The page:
It’s Foodie Friday, and we’re heading into what I hope is a long Fourth Of July weekend for you. At some point, hopefully, your plans include firing up a grill of some sort and cooking some hot dogs and hamburgers. Simple? You bet, but this is a weekend for leisure time and not getting all sweaty in front of a grill. Besides, you never know when your crew will get hungry, and burgers and dogs can be ready in no time. And what meal could be more All-Amercian (even if both foods come to us from German origins)?

It wouldn’t be the screed if we didn’t use the simplicity of burgers and dogs as a jumping off point for some business-related thought, right? As I was musing about that, it came to me that there are, in fact, a lot of possibilities with either of those basic dishes, even if you’re not stuffing your own hot dog casings or grinding your own meat for the burgers (I do the latter; the former is well beyond my patience). Think about the almost endless variations on the hot dog. I used to patronize two very fine establishments who were renowned for their extensive takes on various dogs. You can change up the meat (all beef, beef and pork, etc.), you can change the dressings and roll (compare the classic Chicago dog with a classic Detroit Coney Island, a chili dog and onions), but the thing is still a boring old hot dog (not).

It’s the same with burgers. I have a few different burger books in my cookbook collection, and while the dressings, meats, and buns vary a lot, it’s still some form of ground meat shaped into a patty and grilled. Heck, you can even taste the difference (if you’re brave) between a simple burger from McDonald’s vs. one from Burger King (cooking on a grill vs. a griddle). It doesn’t take much to change the dish.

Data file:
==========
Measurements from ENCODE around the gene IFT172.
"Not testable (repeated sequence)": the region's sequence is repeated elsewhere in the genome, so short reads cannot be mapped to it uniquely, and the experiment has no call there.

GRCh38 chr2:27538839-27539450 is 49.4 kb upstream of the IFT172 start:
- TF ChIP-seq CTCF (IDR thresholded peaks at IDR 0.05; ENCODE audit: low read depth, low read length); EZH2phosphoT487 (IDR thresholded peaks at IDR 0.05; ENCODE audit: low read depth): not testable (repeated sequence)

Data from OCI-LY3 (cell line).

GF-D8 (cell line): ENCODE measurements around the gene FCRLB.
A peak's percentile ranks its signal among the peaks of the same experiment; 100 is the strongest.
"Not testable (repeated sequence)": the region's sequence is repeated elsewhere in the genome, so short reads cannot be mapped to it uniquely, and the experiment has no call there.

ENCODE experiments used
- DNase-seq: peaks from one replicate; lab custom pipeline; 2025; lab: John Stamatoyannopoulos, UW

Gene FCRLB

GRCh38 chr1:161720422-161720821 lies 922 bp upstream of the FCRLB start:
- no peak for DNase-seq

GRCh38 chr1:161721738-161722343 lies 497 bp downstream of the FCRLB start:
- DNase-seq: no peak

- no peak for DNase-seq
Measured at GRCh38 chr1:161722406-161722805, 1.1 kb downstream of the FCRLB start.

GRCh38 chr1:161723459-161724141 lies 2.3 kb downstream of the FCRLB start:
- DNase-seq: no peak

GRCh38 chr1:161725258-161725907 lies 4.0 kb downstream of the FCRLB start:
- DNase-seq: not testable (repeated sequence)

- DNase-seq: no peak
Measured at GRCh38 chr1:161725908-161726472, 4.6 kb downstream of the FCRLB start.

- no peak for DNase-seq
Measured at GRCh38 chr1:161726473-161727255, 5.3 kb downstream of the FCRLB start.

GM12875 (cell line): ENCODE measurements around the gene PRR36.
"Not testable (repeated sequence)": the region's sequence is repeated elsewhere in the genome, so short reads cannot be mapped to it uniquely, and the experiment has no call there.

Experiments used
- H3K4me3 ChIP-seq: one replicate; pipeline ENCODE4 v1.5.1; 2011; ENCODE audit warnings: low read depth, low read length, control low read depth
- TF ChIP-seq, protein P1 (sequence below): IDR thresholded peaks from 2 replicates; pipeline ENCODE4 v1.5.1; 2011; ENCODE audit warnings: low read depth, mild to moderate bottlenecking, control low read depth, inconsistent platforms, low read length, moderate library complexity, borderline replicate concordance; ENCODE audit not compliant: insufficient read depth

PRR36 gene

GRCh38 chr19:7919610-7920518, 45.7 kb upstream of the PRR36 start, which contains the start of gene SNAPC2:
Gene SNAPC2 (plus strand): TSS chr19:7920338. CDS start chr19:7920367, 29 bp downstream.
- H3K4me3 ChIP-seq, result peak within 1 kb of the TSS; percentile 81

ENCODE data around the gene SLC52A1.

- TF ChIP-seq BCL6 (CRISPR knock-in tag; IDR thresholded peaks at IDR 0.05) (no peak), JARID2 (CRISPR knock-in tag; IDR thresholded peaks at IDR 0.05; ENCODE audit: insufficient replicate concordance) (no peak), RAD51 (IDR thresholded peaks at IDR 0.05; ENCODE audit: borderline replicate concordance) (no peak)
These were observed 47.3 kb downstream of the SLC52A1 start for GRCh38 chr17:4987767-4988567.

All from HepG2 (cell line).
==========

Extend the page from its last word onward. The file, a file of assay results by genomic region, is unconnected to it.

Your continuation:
The business point is this. Even if you’re in a very crowded space, your business can distinguish itself. You do this by becoming a brand – something that is instantly recognizable for the promise to the customer it contains. You can do this through great service, great value, smart marketing, or any other number of ways.  What makes a Chicago Dog unique are the sport peppers, the poppy seed bun, and the celery salt. What makes you unique? How does your vision differ from all the other people in your business area?

Enjoy your Fourth and your cookout. Just remember that even if it’s plain old burgers and dogs, you’re the secret sauce that can make everything unique, both on the grill and in the office.

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Opening A Can Of Mistrust